Amy Chua’s Battle Hymn of the Tiger Mother has taken America by storm. With Asian and other nationalities consistently out performing American students in math tests and academic performance, and the increase of Asian inventors in the IT field, the lament seems to be that the no compromise, man the trenches approach to parenting that Chua describes in her book is what American parents should be doing.
American kids can be better, but the Asian model is not the answer
There is no doubt that American students should, and I believe can, do better academically, and that American schools and commercial institutions – and parents – need to take a more active role in enabling them to do so. But, having lived in Asian countries for nearly 20 years; including Korea, Japan, China, Vietnam, Thailand, and Cambodia, and having had the opportunity to observe up close the mature result of Chua’s style of parenting, I would question whether her ‘concentration camp’ style of mothering is truly applicable to American culture.
Chinese mothers are in fact superior, as Chua claims, in a Chinese context. And, it doesn’t matter whether it’s in China, Japan, or Korea. The emphasis on strict discipline, obedience, and rote learning fits the cultural systems of these societies. In Asian classrooms, students are not allowed to think for themselves; they receive what the teacher puts out, and regurgitate it on demand during exams. Students who dare to question a teacher’s statement, or what’s in the approved textbook, are subject to disciplinary action, including expulsion. Once, when I was working as a U.S. consular officer in one of our consulates in China, a Chinese professor came in to apply for a student visa for his daughter. She’d been with him when he was an exchange scholar in the U.S. and had attended school there for her first six years. Now, as a teenager, she was unable to fit into the rigid Chinese classroom environment. She was an extremely bright child, but had an inquisitive mind, and this was anathema to Chinese teachers.
Tiger moms raise experts, but not whole persons
What of the adults raised in such an environment. Chua maintains that the harsh demands and often derogatory language she received from her parents did not damage her self esteem, and that she does the same to her daughters. I would take issue with her on that point. Often as I’ve worked with Asian adults who have been brought up in such environments, I’ve noted that they have issues with their self image, have difficulty accepting even positive criticism, and are unable to compromise. Things are either their way, or they consider themselves to have lost the game.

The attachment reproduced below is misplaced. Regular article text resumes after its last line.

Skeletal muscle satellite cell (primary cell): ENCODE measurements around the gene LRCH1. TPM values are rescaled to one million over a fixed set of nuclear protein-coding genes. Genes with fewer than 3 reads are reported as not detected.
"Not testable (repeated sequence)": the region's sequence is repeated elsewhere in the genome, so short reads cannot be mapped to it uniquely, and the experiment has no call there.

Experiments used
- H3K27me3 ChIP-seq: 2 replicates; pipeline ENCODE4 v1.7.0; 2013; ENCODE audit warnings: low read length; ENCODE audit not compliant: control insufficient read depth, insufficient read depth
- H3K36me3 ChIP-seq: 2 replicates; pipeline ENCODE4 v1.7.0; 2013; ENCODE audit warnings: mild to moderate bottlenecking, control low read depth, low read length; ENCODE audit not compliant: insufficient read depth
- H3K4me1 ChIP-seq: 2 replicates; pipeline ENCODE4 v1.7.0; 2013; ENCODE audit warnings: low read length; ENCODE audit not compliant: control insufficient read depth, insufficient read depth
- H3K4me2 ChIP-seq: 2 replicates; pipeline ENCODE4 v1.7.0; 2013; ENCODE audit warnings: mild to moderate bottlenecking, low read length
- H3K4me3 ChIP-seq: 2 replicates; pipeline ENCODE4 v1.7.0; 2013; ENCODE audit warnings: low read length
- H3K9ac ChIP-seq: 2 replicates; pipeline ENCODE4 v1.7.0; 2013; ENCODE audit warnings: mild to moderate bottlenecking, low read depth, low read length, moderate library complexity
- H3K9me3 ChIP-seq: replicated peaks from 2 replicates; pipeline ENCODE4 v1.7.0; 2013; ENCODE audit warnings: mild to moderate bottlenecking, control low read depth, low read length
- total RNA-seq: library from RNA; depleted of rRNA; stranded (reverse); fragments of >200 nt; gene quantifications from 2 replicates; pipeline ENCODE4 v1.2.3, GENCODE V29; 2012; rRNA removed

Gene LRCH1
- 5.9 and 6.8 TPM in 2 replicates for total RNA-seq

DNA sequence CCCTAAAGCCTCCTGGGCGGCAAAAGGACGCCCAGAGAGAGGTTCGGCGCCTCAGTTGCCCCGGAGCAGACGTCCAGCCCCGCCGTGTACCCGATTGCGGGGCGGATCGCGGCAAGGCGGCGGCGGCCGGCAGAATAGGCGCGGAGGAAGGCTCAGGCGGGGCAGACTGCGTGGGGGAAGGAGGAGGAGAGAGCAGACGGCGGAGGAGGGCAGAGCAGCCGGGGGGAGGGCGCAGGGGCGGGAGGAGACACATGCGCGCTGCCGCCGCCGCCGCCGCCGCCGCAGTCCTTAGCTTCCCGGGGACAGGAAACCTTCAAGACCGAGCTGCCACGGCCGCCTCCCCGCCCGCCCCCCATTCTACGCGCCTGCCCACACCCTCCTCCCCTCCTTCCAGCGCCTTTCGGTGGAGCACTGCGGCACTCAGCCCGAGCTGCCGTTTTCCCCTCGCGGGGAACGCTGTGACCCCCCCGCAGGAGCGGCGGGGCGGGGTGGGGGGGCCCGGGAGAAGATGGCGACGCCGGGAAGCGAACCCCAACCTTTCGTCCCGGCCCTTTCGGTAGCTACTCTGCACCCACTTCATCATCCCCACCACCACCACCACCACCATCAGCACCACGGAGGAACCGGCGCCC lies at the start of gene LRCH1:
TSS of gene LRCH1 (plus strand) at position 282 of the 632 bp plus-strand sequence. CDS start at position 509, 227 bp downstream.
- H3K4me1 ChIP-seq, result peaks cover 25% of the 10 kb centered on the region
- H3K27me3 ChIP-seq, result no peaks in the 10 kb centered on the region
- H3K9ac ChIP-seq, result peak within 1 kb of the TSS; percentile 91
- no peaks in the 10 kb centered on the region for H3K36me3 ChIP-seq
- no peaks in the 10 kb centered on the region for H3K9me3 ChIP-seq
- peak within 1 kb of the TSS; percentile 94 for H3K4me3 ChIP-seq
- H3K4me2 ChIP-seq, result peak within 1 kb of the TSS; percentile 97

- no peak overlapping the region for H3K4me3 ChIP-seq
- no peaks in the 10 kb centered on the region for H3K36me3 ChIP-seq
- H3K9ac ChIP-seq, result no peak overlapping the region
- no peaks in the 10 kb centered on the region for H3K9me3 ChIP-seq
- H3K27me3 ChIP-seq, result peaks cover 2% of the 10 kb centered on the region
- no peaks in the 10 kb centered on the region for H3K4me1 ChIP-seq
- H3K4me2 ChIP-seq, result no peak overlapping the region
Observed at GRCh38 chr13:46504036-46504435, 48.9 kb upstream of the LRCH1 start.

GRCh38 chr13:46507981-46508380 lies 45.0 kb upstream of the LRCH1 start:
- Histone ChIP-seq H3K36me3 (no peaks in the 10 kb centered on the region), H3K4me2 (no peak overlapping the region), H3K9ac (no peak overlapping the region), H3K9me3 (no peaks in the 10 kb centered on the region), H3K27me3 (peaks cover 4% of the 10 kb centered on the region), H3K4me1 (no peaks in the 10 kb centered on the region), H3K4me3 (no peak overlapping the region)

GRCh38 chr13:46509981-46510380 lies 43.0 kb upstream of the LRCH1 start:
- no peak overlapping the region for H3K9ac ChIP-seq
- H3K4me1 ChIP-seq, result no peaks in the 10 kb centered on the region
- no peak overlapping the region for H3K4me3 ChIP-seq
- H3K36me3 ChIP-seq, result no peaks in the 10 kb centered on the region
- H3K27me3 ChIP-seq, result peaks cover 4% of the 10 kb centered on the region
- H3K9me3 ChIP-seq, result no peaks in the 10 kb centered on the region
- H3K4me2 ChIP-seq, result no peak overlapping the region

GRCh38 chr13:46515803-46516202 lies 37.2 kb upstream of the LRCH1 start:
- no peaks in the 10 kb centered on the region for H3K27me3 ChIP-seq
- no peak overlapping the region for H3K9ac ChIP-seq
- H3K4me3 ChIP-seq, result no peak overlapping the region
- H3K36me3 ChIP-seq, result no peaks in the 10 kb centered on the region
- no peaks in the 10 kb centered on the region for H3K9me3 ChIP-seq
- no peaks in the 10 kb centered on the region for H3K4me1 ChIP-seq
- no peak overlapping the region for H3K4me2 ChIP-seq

The Asian obsession with absolute mastery of a skill, to the exclusion of all else, does indeed produce prodigies. But, these are often one-dimensional creatures that are incapable of functioning in any other environment than the one they’ve spent their childhoods mastering. Having been brought up under a strict regime of father and mother know best, and your wishes count for nothing, they often become adults who take the same view to their jobs, including many in government. Ever wonder why Asian political disputes are so hard to mediate or settle? When all sides have an uncompromising view; when being number one is the only goal in life; it becomes hard to find the middle road.
This is not to say that American parents couldn’t introduce a little more discipline for their children. I’ve raised four to adulthood; not with the Tiger Mom approach, but also not with the lax approach that many American parents are accused of having. I grew up in rural east Texas in the 1940s and 1950s, and parents of my day were strict. You were required to work hard, be honest, and respect your elders. If you failed a subject in school, parents took it seriously and insisted you work harder. They did not, however, resort to excessive punishment or insults. It was recognized that some people in fact cannot do some things, and they should be encouraged to find what they’re good at. This is how I raised my kids, and they are now successful, well-adjusted adults, and can compete with the best Asian of their generation. They excel at their chosen professions, but they also have interests outside their fields, and they know how to compromise when compromise is called for.
If what you want is to raise automatons who are whizzes at the piano or violin, or who will invent the next generation computer, but who are ill at ease at a cocktail party, or who are unable to see another person’s point of view, or compromise in order to move things forward; then, by all means, be a tiger mom like Amy Chua. As for me, I’ll leave the tiger moms where they belong; in a zoo.